Methemoglobinemia due to NADH-cytochrome b5 reductase deficiency (recessive congenital methemoglobinemia, RCM) is an autosomal recessive disorder characterized clinically by decreased oxygen carrying capacity of the blood, with resultant cyanosis and hypoxia.
There are 2 types of RCM. In type I, the defect affects the soluble form of the enzyme, is restricted to red blood cells, and causes well-tolerated methemoglobinemia. In type II, the defect affects both the soluble and microsomal forms of the enzyme and is thus generalized, affecting red cells, leukocytes, and all body tissues. Type II methemoglobinemia is associated with mental deficiency and other neurologic symptoms. The neurologic symptoms may be related to the major role played by the cytochrome b5 system in the desaturation of fatty acids.
Erythrocytes from affected individuals with methemoglobinemia are unable to reduce methemoglobin that is formed continuously at a normal rate under physiologic conditions. Increased circulating levels of methemoglobin, which is brown, give the skin a bluish colour, which appears as cyanosis. Cyanosis is present from birth. In the normal state, about 1% of hemoglobin exists as methemoglobin; individuals become symptomatic when methemoglobin levels rise above 25%. Vascular collapse, coma, and death can occur when methemoglobin approaches 70% of total hemoglobin.
Type I, with deficiency demonstrable only in the erythrocytes, presents as uncomplicated, benign methemoglobinemia. The only symptom is well-tolerated cyanosis that causes mild complaints of headaches, fatigue and shortness of breath upon exertion.
Type II, generalized cytochrome B5 deficiency demonstrable in all of the tissues that have been examined, is accompanied by severe, lethal, progressive neurological disability, in addition to methemoglobinemia. Developmental delay starts to manifest at around 4 months. Children exhibit substantial secondary microcephaly, profound cognitive impairment, strabismus, and failure to thrive. The clinical course of type II disease is devastating. Severe impairment of brain development has been confirmed by magnetic resonance imaging scans indicating cortical and subcortical atrophy. The fully expressed neurological syndrome is characterized by severe mental retardation, retarded growth, opisthotonus and generalized hypertonia.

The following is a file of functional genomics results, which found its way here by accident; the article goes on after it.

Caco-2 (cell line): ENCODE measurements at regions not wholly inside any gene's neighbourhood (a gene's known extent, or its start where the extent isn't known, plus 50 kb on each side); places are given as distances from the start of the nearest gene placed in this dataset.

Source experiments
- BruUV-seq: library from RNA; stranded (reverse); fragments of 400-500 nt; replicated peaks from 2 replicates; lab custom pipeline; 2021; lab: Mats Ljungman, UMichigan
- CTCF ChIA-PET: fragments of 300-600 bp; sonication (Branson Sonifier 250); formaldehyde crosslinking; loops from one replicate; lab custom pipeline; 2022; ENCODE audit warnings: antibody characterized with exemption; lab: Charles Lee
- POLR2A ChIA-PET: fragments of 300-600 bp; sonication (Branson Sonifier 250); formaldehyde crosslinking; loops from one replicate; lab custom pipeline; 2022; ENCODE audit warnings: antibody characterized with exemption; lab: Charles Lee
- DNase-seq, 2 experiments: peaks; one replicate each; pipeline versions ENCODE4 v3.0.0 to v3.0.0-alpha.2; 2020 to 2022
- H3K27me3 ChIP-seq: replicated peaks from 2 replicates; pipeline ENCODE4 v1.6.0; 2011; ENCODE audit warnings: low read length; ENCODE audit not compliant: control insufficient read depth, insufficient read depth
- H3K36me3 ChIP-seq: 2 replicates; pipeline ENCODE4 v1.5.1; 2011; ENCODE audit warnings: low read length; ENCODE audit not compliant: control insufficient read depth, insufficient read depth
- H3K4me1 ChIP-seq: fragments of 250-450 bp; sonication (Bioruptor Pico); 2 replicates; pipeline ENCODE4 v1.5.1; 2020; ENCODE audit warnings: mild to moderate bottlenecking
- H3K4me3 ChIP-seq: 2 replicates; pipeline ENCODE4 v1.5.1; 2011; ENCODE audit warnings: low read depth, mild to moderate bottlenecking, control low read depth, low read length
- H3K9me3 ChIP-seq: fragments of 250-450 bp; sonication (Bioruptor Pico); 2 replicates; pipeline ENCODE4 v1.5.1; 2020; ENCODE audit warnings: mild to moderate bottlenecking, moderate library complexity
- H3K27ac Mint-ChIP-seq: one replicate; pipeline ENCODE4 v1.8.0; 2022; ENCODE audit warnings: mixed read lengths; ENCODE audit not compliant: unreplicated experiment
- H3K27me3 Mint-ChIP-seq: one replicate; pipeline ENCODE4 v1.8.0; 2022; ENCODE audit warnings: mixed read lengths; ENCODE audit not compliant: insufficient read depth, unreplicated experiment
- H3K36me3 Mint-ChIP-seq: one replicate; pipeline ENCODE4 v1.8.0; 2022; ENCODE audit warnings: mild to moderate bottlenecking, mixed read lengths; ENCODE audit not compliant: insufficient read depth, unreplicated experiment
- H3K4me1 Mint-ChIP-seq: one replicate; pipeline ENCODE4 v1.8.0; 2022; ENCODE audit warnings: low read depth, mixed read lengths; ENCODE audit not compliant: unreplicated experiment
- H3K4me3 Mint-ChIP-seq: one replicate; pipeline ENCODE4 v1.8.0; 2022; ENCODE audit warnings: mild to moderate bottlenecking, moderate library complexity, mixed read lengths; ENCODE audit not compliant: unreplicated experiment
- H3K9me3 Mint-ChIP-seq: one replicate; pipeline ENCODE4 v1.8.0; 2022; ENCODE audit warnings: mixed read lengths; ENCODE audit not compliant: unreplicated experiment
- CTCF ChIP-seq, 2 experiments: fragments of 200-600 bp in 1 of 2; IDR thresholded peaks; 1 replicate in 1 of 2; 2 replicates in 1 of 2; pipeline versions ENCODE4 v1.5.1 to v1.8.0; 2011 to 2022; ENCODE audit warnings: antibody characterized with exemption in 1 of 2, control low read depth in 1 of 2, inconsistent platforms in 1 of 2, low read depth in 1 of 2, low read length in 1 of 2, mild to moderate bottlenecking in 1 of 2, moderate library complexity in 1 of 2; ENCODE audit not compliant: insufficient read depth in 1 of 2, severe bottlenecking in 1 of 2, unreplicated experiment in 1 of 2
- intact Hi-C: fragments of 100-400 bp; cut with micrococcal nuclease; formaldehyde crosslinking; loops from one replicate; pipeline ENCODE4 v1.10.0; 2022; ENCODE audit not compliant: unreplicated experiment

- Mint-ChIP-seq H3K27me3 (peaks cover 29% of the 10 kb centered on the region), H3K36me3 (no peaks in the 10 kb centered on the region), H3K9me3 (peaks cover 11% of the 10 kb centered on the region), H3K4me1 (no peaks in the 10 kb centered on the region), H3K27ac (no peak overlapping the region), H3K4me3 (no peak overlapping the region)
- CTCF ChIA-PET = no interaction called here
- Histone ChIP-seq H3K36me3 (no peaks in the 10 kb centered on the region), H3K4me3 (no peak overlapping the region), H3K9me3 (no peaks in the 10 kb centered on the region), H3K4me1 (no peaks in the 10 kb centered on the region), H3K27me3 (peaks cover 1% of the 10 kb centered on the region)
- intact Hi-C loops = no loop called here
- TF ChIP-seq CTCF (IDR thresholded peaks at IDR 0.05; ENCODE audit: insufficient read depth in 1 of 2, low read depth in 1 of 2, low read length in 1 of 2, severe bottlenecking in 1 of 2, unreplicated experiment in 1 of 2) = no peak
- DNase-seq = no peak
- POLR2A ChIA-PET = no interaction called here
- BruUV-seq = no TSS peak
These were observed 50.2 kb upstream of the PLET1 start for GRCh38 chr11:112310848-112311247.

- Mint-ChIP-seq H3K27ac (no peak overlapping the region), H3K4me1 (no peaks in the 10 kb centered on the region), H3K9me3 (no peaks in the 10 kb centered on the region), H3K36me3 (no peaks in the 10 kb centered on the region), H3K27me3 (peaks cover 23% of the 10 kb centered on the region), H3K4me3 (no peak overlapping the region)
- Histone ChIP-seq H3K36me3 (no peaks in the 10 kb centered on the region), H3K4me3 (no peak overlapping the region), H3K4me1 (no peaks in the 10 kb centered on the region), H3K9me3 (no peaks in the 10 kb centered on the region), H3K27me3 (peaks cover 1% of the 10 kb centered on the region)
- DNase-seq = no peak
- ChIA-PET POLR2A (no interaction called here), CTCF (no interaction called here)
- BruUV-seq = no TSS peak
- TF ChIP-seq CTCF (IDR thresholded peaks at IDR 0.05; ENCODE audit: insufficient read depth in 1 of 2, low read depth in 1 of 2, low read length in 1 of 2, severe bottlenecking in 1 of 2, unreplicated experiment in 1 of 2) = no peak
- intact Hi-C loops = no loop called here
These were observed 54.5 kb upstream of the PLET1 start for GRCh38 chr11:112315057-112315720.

The NADH-cytochrome B5 reductase deficiency is recessively inherited and can be present in the homozygous or doubly heterozygous form. It is caused by various mutations in the CYB5R3 gene. More than 40 mutations of this gene have been described.
Once the diagnosis has been established by the measurement of enzyme activity is it important for patients with type I of RCM to know the molecular defect in order to provide future genetic counselling advice to carriers of the disorder.
For individuals who present with cyanosis of an unknown origin, the analysis of blood by a co-oximeter, as opposed to a pulse oximeter, allows the detection of methaemoglobin.
To establish a diagnosis of RCM, it is important to demonstrate enzyme deficiency of cb5r and this is usually done using a spectrophotometric method. RCM type I patients manifest a deficiency of cb5r in erythrocytes only whereas type II patients harbour the deficiency in both erythrocytes and leucocytes.
Specific mutations in the CYB5R3 gene can be detected using methods of molecular genetics.
Prenatal diagnosis is possible, as shown by Kaftory et al. (1986) who demonstrated an almost complete deficiency of cytochrome b5 reductase activity in cultured amniotic fluid cells.
NADH cytochrome B5 reductase deficiency is an inborn error of metabolism and, hence, a lifelong condition. Type I has a normal life expectancy. Patients with the more severe Type II usually die before reaching the age of 10.
Generally, most patients with Type I tolerate their condition well even when the methemoglobin levels rise to 40%. In cases of severe methemoglobinemia the treatment of choice is methylene blue (100-300 mg orally per day) singly or in combination with ascorbic acid (500 mg a day). In milder cases ascorbic acid is sufficient alone to alleviate the cyanosis.
In Type II, severe methemoglobinemia can be treated successfully by daily doses of 200–500 mg of ascorbic acid. There is no effective treatment for the neurological symptoms, which are thought to arise from defective fatty acid synthesis because cb5r would be required to provide oleic acid for the synthesis of myelin phospholipids.
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